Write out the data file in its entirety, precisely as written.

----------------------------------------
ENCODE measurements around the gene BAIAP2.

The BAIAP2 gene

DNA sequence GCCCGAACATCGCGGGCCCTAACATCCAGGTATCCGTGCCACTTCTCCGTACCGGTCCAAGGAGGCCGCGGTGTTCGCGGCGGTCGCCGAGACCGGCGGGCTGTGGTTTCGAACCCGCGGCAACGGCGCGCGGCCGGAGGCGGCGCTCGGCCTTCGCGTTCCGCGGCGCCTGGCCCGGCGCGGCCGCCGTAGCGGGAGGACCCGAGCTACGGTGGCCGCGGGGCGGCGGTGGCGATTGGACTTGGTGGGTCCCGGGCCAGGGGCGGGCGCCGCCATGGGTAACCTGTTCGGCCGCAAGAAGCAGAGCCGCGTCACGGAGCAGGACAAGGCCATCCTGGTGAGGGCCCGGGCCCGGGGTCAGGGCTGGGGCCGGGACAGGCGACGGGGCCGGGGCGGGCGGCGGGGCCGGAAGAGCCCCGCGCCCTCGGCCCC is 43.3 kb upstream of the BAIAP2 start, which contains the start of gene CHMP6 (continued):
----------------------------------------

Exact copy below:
ENCODE measurements around the gene BAIAP2.

The BAIAP2 gene

DNA sequence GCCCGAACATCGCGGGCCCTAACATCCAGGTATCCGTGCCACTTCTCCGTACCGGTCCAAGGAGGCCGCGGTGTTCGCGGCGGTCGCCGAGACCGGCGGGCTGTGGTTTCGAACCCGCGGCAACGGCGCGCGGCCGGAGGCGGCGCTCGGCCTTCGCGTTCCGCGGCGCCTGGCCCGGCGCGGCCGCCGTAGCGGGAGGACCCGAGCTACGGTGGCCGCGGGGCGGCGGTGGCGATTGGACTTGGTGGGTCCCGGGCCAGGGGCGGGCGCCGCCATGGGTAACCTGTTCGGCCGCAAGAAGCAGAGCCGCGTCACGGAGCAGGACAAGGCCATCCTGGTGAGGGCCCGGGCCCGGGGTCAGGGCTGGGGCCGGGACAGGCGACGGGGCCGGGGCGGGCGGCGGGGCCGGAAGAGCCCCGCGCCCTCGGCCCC is 43.3 kb upstream of the BAIAP2 start, which contains the start of gene CHMP6 (continued):